Autophagy, the lysosomal degradation and recycling of self material, has been implicated in a number of developmental and pathological conditions including aging, cancer, neurodegeneration, and insect metamorphosis. Surprisingly, Atg7 mutant flies are able to complete metamorphosis with only a slight delay, despite strongly reduced autophagy levels. Similarly, developmental elimination of the larval midgut proceeds with normal morphology, suggesting that animals can compensate for reduced autophagy during development. Atg7 mutant adults are hypersensitive to starvation and oxidative stress, live shorter, and accumulate ubiquitin-positive aggregates in the brain that lead to a progressive decline of neuronal function and cell death. These results suggest that in Drosophila, normal levels of autophagy may play a more important role in the homeostasis of certain terminally differentiated cells and stress survival than during development.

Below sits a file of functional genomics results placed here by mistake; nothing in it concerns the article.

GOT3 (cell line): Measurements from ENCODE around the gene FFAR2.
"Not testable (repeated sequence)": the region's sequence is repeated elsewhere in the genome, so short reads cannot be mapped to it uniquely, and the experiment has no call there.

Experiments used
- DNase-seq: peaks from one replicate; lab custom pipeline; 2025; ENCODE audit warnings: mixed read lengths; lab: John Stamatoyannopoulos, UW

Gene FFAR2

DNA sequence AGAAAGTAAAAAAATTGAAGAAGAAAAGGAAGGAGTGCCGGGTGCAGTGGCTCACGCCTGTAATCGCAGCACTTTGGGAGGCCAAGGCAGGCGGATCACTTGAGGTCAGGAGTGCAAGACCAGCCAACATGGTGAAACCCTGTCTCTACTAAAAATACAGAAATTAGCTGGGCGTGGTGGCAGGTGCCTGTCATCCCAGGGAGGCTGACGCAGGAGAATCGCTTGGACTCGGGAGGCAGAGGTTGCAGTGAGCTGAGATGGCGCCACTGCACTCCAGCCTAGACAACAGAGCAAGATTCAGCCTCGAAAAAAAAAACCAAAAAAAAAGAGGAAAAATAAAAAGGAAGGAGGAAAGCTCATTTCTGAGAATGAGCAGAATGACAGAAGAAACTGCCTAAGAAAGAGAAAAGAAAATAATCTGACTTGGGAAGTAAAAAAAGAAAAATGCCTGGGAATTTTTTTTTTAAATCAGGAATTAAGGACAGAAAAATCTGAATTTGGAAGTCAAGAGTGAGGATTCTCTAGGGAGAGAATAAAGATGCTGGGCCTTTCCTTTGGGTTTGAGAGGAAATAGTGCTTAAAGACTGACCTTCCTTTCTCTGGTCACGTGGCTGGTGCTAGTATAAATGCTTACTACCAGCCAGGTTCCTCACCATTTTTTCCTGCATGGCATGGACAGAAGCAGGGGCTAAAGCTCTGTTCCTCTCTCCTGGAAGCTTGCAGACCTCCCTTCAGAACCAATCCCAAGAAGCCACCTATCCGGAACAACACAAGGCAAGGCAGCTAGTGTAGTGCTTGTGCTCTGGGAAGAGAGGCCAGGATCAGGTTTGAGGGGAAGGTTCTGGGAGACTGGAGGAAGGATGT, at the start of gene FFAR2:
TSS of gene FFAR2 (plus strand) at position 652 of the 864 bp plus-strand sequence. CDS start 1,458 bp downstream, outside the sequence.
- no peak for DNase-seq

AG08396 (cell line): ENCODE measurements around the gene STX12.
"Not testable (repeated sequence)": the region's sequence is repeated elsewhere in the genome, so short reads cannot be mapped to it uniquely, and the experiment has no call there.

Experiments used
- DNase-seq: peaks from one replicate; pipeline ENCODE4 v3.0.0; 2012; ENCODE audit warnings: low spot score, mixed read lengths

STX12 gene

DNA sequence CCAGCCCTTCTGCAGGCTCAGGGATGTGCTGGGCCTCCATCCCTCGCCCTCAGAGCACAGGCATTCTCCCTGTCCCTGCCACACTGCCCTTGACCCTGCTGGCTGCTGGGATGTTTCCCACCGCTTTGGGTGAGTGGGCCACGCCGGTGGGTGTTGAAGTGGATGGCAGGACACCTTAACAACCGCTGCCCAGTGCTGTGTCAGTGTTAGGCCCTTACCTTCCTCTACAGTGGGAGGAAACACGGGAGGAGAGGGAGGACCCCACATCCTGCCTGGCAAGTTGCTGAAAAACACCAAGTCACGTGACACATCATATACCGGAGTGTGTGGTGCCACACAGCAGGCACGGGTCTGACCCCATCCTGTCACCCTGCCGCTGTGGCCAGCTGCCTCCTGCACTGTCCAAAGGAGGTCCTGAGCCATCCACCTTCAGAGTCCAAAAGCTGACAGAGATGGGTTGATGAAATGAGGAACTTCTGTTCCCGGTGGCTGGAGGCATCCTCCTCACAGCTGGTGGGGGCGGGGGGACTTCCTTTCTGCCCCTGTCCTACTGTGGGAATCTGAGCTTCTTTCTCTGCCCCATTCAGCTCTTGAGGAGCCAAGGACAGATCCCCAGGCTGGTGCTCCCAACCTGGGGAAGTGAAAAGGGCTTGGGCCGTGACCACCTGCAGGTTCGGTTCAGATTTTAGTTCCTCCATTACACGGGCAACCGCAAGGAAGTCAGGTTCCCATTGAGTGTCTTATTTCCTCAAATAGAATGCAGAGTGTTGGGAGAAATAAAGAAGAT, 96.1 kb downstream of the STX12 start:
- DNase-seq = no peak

- Stress resistance